'Battlefield: Hardline' single player review: Breaking the law
Battlefield: Hardline’s campaign aspires to be the next great serialized television show but in video game form. The next The Shield or Justified, and since the game was revealed, it’s been touted as having an episodic, TV cop drama focus.
Strangely enough, Hardline’s single player story is at its best when the TV and cop trappings fall away and it more resembles a Fast & Furious film where the crazy action set pieces remain but the cars are traded in for guns and handcuffs.
Note: This is only a review of Battlefield: Hardline’s single player mode. Judging the multiplayer aspect without extensive playtime would be a disservice to the actual experience.
Hardline follows new Miami detective Nick Mendoza (Nicholas Gonzalez) as he comes to terms with working in a corrupt system. He’s partnered with detective Khai Minh Dao (Kelly Hu) and captained by Julian Dawes (Benito Martinez). Almost immediately, he discovers that he’s a cop trying to stay on the right side of the law in a world constantly demanding he give in to the wrong side.
It’s almost cartoonish how much wrongdoing plagues the halls of this police station, but Mendoza fights against it until the desires and schemes of his coworkers supersede his good nature.
Hardline’s campaign is divided into two distinct portions. When all of the corruption—and Mendoza’s reluctance to give in—comes to a head, the game jumps in time, transforming the nature of the story into an absolute thrill ride. The first half of the game sees Mendoza out on patrol missions that, while fun, don’t rise to the level of ingenuity and outright bombast of the second half. None of the story beats reach car-jumping-between-skyscrapers levels of insanity, but there’s some truly exciting moments peppered throughout.
But little of it is necessarily thanks to the game’s push to be a TV series-style program. Each “episode” is simply what any other game calls a level or mission, and there’s nothing particularly arresting about the “Previously On…” segments or opening credits the campaign includes.
The game does pull from one important television aspect, though: character development. While a few of the major players make sudden on-screen personality transitions that are written off to the three-year time jump, there’s some great Ocean’s Eleven-style camaraderie by the end of the game. The final crew Mendoza works with bounce off one another with a believable chemistry (aided greatly by the talented cast involved). It won’t rival the great ensemble casts of its TV or film influences, but it succeeds enough to build a thrilling and engaging momentum as the characters and plot progress.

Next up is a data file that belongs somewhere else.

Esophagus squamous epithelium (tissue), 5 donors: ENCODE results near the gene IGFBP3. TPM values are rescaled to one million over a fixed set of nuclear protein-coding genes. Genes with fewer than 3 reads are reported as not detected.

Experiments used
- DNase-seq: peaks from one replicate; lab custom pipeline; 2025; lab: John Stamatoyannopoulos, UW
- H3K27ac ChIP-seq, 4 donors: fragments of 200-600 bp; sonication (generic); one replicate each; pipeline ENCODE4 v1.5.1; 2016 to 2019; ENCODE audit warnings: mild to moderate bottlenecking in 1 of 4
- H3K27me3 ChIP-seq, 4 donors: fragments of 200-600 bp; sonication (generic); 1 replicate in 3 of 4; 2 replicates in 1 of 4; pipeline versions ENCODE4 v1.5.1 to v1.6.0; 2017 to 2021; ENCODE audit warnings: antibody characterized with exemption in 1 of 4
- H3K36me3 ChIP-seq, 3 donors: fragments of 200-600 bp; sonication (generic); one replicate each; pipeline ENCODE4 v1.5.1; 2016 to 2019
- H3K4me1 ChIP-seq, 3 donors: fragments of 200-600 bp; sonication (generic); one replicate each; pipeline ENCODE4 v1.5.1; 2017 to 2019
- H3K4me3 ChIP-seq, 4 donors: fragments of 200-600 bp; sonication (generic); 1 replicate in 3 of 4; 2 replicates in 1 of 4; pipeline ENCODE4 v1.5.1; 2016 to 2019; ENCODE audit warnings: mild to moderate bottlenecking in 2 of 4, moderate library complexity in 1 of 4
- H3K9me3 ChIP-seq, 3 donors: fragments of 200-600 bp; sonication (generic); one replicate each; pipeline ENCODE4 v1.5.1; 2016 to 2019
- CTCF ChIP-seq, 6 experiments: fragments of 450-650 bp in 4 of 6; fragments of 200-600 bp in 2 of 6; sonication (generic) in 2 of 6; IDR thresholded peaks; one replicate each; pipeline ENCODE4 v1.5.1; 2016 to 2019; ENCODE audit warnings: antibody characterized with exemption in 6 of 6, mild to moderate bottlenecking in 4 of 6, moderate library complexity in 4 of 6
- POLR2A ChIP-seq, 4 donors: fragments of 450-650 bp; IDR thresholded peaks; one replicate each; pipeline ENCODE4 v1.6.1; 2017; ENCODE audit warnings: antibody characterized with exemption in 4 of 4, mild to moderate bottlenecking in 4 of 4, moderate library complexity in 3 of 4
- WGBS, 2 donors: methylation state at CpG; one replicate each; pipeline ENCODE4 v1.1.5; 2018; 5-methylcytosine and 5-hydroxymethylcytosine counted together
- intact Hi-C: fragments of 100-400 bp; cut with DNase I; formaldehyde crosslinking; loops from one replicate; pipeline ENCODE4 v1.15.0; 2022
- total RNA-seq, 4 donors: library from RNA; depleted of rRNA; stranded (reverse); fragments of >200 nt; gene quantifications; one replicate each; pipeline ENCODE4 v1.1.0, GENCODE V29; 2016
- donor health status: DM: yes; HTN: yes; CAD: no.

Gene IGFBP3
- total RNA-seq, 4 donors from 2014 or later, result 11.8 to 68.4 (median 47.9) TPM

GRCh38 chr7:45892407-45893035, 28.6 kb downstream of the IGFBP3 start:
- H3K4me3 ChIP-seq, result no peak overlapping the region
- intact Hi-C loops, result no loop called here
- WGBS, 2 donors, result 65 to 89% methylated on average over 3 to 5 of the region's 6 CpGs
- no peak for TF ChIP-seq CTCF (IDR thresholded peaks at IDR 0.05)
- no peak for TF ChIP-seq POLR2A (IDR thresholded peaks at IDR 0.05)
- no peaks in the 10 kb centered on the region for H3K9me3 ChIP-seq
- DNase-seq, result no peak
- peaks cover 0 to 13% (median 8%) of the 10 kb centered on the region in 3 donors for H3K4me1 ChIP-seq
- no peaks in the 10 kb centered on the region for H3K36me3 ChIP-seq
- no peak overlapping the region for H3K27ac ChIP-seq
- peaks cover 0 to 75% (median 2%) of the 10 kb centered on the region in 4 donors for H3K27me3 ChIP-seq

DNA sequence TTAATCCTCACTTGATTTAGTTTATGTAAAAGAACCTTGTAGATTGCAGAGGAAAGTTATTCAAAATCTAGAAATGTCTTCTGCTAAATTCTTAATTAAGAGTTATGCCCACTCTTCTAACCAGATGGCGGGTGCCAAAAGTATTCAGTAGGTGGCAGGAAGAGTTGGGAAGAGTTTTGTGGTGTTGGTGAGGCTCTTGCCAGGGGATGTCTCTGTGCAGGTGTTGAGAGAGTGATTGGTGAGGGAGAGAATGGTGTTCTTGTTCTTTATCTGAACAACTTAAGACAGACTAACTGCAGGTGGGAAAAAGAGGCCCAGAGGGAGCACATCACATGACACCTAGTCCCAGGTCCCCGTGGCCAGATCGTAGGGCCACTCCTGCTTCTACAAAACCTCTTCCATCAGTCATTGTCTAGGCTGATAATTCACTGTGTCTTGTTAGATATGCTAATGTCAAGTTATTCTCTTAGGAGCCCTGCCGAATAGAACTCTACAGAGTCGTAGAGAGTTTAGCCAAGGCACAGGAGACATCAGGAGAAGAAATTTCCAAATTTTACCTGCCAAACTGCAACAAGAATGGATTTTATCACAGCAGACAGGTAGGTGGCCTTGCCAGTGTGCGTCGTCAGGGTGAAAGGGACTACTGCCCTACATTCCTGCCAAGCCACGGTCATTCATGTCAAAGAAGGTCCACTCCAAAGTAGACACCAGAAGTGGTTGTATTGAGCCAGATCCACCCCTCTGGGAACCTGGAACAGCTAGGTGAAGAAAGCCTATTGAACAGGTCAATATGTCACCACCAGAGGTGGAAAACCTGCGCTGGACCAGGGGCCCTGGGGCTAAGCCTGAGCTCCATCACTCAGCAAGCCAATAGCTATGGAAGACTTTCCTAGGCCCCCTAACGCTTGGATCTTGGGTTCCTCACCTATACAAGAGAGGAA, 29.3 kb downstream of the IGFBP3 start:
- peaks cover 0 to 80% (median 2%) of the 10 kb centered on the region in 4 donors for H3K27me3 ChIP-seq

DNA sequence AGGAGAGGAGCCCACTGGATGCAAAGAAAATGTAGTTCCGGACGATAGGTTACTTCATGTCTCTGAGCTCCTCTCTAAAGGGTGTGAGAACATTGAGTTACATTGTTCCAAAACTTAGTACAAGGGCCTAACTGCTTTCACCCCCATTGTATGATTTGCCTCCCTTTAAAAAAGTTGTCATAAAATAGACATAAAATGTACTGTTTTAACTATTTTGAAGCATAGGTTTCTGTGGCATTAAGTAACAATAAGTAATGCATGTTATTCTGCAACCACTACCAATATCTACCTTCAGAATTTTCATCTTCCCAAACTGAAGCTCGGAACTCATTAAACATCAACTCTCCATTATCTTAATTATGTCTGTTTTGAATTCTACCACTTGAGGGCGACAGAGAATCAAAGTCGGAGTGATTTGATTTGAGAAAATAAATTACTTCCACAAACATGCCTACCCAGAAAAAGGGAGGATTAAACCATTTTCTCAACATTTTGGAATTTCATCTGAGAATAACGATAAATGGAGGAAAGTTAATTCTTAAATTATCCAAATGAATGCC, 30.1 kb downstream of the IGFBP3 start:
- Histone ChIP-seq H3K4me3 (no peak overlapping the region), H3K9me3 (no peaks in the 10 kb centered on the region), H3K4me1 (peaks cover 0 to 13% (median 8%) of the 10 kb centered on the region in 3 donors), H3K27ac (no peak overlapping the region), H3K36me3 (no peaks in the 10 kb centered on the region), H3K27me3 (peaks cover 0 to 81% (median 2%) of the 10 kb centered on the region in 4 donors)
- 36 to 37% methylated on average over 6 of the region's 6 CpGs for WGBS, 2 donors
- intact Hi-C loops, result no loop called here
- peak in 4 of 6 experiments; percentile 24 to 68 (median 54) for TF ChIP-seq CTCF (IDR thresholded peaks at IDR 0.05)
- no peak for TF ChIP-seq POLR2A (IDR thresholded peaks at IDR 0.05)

But Mendoza’s law enforcement days are intrinsic to the gameplay, and offer the campaign’s true surprise—it’s fun to play nonlethally. When it comes to a first-person shooter, the expectation is that there’s going to be an embarrassing amount of, well, shooting. Hardline will certainly scratch that itch for those who want a competent shooter, but the game often presents the opportunity to subdue criminals with handcuffs rather than bullets.
Every time this option arose, I took it. Not only are there better incentives to cuff enemies (more points for the game’s leveling system are awarded), but the process made each level simply more fun to work through. Locations felt like puzzles to be solved, determining the best way to systematically take out foe after foe.
There are, of course, sections that require shooting, and they’re normally well staged and exciting scenarios (though I quickly found a firearm combination that worked for me and never felt a need to experiment). But Hardline shines most when it lets players act like a cop—even when the whole cop procedural aesthetic does little for the experience.
Also worsening the experience is the voiceover audio quality, the sound itself, not the actual performances. It’s wildly inconsistent, which can easily pull the player out of a scene. And I dreaded whenever the game put me behind the wheel of a car. No vehicle has the proper sense of speed a scene wants to convey, killing the fun and pacing of the experience.
Visceral Games hasn’t necessarily achieved the television-style goals that Hardline (or at least its marketing) aims for, but it has achieved an unexpectedly enjoyable experience. The door is left open for a sequel to Mendoza and his crew’s missions, and it’s one I’d gladly experience.
Battlefield: Hardline may have a bit of an identity crisis. But the identity it eventually settles on sticks the landing as a fun action-adventure shooter, not a lofty, serious cop drama, that can, surprisingly, be at its most fun when it’s not actually about the shooting.